Pisten Bulley is Harry Roberts in Vermont.

  5. #95
    Join Date
    Jun 2015


    I really like your van Dana way to go. I know you don't have time but if you could get a summary of the motorcycle basic rider's course it really boosts confidence and reminds you of all those muscle memory skills you forgot you knew. Of course you don't need the whole 15 hour course (5 classroom and 10 riding on a skills course) but some of the excellent info in the books as well as some evasive maneuvers and cone skills course really boost riding skills. Short of a summary course I also used the book Proficient Motorcycling from Amazon to review skills like handlebar control and so many more great tips and techniques Even just reviewing and brushing on on a few skills you already know will probably make the marathon a lot more comfortable and safe. I even went so far as to cut a bunch of new bright yellow tennis balls in half and used them to set up courses for practicing skills in parking lots. That way you can pack them onto your bike and go practice without relying on traffic cones. I thought it was actually fun days of honing skills. Best of luck.

    Mike Love

  6. #96


    I have found riding motorcycles is a "perishable skill" and riding antiques even more so.
    living in Central NY with it long winters seems every spring I have to relearn and start with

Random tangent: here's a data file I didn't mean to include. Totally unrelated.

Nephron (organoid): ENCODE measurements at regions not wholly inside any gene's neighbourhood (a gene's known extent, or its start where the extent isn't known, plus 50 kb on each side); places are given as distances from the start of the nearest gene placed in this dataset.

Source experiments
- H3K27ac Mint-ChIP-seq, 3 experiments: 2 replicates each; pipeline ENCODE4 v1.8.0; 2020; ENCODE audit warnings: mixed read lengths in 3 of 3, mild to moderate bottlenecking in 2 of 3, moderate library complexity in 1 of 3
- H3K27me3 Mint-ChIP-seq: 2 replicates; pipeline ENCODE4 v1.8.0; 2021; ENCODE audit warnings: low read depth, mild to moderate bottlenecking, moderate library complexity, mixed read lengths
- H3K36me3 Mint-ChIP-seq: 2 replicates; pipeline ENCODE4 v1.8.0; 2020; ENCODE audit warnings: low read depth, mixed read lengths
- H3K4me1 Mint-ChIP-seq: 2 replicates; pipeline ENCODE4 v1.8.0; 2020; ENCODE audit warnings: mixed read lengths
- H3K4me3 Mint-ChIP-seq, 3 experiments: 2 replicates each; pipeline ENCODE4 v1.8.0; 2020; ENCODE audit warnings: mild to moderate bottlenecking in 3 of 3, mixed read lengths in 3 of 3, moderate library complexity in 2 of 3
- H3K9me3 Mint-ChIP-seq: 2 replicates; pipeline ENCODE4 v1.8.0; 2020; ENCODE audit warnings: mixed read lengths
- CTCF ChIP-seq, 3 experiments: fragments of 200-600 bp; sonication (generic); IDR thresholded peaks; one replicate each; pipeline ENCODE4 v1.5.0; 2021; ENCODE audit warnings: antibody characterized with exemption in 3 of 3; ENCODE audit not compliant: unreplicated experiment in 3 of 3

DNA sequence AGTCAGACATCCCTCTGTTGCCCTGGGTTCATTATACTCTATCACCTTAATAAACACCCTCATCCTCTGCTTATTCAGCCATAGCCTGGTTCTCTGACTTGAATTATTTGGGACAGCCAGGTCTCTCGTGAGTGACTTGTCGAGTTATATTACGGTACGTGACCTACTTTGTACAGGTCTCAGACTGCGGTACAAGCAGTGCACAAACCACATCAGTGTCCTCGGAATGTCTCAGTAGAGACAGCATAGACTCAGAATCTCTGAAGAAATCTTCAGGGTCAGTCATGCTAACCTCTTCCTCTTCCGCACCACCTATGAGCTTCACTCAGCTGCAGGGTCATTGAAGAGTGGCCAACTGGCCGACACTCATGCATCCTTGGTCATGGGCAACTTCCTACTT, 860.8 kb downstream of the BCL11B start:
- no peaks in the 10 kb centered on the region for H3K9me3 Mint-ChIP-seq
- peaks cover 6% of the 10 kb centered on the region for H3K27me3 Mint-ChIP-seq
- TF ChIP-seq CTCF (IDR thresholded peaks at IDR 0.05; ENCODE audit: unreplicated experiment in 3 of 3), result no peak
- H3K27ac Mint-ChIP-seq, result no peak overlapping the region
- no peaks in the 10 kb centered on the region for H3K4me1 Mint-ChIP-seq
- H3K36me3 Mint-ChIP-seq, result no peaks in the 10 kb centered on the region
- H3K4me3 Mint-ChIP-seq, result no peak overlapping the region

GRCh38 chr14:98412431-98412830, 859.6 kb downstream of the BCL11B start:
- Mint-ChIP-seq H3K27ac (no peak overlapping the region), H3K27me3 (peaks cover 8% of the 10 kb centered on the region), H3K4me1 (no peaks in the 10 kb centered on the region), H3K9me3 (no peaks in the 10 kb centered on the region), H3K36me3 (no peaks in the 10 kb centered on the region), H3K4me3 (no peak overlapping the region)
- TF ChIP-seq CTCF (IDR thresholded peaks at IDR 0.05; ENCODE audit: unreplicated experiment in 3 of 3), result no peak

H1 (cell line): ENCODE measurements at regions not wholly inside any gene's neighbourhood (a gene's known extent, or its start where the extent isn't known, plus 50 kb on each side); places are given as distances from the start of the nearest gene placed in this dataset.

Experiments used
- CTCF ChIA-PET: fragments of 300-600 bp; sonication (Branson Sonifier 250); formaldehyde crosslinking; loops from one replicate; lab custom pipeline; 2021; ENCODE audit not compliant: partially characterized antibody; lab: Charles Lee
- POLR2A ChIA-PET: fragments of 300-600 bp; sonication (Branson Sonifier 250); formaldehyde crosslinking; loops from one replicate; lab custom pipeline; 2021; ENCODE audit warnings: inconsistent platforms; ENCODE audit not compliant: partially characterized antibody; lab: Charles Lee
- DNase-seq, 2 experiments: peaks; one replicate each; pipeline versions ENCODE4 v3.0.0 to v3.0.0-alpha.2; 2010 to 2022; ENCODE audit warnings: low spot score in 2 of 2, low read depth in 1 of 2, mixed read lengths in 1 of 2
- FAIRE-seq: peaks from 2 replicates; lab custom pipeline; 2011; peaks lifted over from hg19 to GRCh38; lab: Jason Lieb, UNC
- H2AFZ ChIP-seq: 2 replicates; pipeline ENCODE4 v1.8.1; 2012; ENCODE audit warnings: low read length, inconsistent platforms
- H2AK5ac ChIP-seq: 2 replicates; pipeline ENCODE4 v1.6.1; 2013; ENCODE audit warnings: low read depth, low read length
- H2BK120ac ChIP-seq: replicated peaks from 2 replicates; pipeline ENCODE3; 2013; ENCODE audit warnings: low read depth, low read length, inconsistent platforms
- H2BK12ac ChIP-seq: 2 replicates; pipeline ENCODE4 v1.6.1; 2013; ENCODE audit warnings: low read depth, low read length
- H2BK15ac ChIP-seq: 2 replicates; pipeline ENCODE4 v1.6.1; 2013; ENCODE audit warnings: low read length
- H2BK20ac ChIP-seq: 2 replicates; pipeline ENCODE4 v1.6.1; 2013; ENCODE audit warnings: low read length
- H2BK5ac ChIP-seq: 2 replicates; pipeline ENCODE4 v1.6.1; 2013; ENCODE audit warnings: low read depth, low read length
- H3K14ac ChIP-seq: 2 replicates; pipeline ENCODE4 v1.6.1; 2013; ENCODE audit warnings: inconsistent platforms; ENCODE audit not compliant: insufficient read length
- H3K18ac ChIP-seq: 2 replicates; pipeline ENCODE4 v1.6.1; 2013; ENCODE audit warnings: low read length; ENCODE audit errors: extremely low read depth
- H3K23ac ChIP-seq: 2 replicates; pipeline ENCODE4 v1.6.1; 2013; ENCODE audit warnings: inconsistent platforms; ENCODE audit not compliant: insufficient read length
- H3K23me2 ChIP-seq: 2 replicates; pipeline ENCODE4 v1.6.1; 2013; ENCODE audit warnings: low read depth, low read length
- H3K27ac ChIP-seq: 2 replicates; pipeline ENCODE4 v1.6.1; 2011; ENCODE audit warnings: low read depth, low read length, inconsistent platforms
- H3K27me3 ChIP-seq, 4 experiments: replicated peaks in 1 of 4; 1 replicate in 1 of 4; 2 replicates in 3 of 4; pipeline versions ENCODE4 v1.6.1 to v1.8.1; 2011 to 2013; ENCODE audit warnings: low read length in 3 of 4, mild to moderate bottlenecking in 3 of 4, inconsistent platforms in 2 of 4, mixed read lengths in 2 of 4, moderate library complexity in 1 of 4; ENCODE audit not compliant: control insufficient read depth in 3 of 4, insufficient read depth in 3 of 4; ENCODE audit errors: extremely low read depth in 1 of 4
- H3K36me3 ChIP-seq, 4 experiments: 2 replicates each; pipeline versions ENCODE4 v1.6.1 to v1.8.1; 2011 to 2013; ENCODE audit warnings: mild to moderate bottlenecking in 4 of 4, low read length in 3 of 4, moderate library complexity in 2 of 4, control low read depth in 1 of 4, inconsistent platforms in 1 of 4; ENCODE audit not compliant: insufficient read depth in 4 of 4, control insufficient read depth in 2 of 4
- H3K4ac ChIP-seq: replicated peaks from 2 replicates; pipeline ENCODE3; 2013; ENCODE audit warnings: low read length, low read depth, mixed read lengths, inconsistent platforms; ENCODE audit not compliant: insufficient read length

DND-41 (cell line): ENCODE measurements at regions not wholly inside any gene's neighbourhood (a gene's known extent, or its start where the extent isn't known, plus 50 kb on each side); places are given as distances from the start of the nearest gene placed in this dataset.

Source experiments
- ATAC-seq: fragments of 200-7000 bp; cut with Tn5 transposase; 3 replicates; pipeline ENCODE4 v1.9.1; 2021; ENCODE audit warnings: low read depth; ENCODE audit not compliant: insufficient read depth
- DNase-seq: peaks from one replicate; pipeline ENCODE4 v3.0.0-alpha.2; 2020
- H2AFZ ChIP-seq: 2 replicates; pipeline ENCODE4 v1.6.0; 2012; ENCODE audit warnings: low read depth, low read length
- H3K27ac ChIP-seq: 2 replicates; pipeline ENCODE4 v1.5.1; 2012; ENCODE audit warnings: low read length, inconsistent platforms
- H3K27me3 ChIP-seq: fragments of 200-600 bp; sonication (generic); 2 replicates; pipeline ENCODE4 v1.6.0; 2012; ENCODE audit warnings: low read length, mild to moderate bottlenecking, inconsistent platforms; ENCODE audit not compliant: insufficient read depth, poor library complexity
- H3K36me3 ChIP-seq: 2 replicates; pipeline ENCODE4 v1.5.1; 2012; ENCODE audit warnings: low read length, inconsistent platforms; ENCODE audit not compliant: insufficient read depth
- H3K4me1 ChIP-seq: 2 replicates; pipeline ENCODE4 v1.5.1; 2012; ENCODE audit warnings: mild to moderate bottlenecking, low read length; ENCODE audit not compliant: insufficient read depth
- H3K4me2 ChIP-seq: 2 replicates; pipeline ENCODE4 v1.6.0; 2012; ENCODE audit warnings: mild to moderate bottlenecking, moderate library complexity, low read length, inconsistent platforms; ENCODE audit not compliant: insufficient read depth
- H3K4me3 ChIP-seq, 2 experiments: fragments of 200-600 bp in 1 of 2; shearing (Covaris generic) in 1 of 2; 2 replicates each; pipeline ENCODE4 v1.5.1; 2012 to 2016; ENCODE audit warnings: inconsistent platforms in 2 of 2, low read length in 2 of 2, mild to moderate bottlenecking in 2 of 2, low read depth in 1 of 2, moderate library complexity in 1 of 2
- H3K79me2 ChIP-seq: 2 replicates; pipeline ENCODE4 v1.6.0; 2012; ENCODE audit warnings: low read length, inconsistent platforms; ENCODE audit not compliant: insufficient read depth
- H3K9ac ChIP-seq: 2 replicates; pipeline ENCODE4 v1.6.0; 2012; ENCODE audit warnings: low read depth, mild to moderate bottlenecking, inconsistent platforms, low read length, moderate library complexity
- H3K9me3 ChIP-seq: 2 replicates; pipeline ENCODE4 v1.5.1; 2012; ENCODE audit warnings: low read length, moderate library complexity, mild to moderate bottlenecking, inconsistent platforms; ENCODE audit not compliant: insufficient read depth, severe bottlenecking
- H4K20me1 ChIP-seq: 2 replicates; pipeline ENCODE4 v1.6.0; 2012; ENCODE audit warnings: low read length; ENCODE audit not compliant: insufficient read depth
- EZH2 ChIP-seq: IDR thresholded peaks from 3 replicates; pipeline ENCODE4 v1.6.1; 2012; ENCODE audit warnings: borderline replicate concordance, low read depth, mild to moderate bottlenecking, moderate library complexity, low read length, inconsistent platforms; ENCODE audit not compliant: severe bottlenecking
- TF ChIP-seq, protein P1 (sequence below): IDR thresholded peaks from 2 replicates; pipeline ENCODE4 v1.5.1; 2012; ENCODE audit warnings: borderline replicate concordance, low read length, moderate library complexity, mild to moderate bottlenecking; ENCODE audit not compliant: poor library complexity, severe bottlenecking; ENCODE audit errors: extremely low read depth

a series of very short rides and skill practice in a nearby vacant parking lot. I found the MST Mike
    mentioned very useful. Also I bought a "Ride like a Pro" DVD some years back and I will review
    that and practice skills from there: circling R & L, figure 8s, braking (really miss those disc brakes).
    most likely YouTube would have similar videos.

  7. #97


    I got the book Mike recommended. Lots of good information and I liked the physics behind it all. Iíve used an empty train station parking lot to run through some of the drills and itís really helped. Counter stealing, panic stops and figure eights.

    One thing Iím worried about is riding in the rain. I missed the rainy season here in California so the first rain Iíll see is on the cannonball. Anyone have any good suggestions on rain gear?


  8. #98


    I got in a couple of 20 mile runs on Saturday, mostly to get the oil meter dialed in and check the carb settings and spark plugs. Today we went on a long 130 mile round trip ride to pinnacles national park. We had a nice picnic lunch and met a bunch of nice people who all wanted to know how old the bike is. People don’t get to see a 90 year old bike very often.

    Here’s a nice pic from the side of the road up to the park.

  9. #99


    Beautiful Dana!

  10. #100



    I know it's for the best given the current environment but I'm still a little sad. I've worked on Oscar just about every weekend for the last 18 months to get ready for this and just as it was all coming together it's not going to happen. I guess I'll finish off a few last minute details and enjoy the bike on a few more rides and then put him away until next year. I've got another project waiting to start so I might clean the shop and start working on Oliver.

    Still a little sad, no cannonball this year.